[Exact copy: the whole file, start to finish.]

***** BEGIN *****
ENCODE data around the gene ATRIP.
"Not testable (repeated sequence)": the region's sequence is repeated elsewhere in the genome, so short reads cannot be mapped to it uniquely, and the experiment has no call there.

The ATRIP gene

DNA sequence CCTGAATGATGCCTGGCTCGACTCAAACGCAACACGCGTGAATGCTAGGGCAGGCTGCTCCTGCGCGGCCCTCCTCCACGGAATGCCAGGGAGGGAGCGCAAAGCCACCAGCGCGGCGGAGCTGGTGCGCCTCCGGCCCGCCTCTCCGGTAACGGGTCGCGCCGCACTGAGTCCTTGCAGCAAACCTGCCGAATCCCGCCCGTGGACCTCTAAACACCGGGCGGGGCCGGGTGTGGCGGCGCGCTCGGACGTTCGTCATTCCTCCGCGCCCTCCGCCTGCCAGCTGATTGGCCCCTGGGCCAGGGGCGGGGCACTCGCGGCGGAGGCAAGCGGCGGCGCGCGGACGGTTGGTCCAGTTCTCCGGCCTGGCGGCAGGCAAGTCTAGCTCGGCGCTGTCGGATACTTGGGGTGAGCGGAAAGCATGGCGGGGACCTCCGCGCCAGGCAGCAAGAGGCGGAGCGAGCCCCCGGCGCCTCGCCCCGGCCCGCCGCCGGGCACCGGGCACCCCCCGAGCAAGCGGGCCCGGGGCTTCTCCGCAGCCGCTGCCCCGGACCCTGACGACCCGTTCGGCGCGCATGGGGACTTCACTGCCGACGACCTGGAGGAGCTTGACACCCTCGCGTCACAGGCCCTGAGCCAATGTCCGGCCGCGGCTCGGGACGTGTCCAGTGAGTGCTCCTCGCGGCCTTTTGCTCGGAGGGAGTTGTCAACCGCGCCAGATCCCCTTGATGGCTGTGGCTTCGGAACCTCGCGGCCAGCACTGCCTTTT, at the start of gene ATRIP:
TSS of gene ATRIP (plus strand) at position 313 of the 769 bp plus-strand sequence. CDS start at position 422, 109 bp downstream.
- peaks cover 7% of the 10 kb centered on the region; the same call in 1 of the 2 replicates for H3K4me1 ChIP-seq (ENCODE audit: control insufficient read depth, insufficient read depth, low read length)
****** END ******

ENCODE data around the gene ATRIP.
"Not testable (repeated sequence)": the region's sequence is repeated elsewhere in the genome, so short reads cannot be mapped to it uniquely, and the experiment has no call there.

The ATRIP gene

DNA sequence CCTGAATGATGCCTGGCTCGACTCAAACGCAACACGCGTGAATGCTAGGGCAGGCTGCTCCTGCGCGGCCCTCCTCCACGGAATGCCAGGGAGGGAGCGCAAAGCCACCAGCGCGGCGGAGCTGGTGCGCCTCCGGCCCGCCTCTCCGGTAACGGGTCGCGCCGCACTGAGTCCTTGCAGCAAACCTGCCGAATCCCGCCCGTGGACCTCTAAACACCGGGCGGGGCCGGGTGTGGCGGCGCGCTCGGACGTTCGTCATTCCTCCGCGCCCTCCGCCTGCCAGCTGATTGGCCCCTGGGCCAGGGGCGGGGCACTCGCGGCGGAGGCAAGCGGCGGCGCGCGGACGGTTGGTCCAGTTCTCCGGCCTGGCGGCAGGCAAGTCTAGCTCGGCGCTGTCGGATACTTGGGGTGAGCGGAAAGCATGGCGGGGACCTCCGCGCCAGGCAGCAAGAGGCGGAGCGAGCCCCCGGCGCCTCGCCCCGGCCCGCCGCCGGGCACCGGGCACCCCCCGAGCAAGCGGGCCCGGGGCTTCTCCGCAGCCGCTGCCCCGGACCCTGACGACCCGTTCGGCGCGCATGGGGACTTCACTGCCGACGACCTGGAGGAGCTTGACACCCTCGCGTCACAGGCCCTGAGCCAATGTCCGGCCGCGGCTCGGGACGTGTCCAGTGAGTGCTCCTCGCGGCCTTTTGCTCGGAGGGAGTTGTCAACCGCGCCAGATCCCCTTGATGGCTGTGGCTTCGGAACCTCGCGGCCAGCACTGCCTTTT, at the start of gene ATRIP:
TSS of gene ATRIP (plus strand) at position 313 of the 769 bp plus-strand sequence. CDS start at position 422, 109 bp downstream.
- peaks cover 7% of the 10 kb centered on the region; the same call in 1 of the 2 replicates for H3K4me1 ChIP-seq (ENCODE audit: control insufficient read depth, insufficient read depth, low read length)